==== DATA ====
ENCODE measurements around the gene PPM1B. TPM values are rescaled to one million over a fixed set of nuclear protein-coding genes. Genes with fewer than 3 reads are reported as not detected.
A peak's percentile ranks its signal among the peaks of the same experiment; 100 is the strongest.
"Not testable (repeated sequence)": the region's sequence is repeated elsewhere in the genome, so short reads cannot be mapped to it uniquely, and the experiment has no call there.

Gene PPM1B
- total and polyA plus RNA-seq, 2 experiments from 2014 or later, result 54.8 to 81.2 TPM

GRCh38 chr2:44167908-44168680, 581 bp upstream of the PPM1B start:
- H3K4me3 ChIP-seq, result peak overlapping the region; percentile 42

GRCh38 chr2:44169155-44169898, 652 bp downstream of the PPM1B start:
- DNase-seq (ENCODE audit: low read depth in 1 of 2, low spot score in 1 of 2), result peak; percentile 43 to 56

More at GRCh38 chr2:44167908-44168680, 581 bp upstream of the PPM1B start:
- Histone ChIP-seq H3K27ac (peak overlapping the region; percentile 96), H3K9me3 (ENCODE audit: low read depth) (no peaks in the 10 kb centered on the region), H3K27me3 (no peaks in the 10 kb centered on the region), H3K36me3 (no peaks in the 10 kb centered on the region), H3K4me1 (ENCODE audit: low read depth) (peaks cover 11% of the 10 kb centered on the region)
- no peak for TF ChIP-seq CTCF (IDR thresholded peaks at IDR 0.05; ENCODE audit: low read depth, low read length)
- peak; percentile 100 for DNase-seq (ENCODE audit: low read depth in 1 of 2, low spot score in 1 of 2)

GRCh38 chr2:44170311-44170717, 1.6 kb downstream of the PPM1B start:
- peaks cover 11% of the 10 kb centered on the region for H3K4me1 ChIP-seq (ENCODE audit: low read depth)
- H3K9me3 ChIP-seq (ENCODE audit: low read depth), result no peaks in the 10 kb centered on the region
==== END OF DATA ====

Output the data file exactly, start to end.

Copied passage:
ENCODE measurements around the gene PPM1B. TPM values are rescaled to one million over a fixed set of nuclear protein-coding genes. Genes with fewer than 3 reads are reported as not detected.
A peak's percentile ranks its signal among the peaks of the same experiment; 100 is the strongest.
"Not testable (repeated sequence)": the region's sequence is repeated elsewhere in the genome, so short reads cannot be mapped to it uniquely, and the experiment has no call there.

Gene PPM1B
- total and polyA plus RNA-seq, 2 experiments from 2014 or later, result 54.8 to 81.2 TPM

GRCh38 chr2:44167908-44168680, 581 bp upstream of the PPM1B start:
- H3K4me3 ChIP-seq, result peak overlapping the region; percentile 42

GRCh38 chr2:44169155-44169898, 652 bp downstream of the PPM1B start:
- DNase-seq (ENCODE audit: low read depth in 1 of 2, low spot score in 1 of 2), result peak; percentile 43 to 56

More at GRCh38 chr2:44167908-44168680, 581 bp upstream of the PPM1B start:
- Histone ChIP-seq H3K27ac (peak overlapping the region; percentile 96), H3K9me3 (ENCODE audit: low read depth) (no peaks in the 10 kb centered on the region), H3K27me3 (no peaks in the 10 kb centered on the region), H3K36me3 (no peaks in the 10 kb centered on the region), H3K4me1 (ENCODE audit: low read depth) (peaks cover 11% of the 10 kb centered on the region)
- no peak for TF ChIP-seq CTCF (IDR thresholded peaks at IDR 0.05; ENCODE audit: low read depth, low read length)
- peak; percentile 100 for DNase-seq (ENCODE audit: low read depth in 1 of 2, low spot score in 1 of 2)

GRCh38 chr2:44170311-44170717, 1.6 kb downstream of the PPM1B start:
- peaks cover 11% of the 10 kb centered on the region for H3K4me1 ChIP-seq (ENCODE audit: low read depth)
- H3K9me3 ChIP-seq (ENCODE audit: low read depth), result no peaks in the 10 kb centered on the region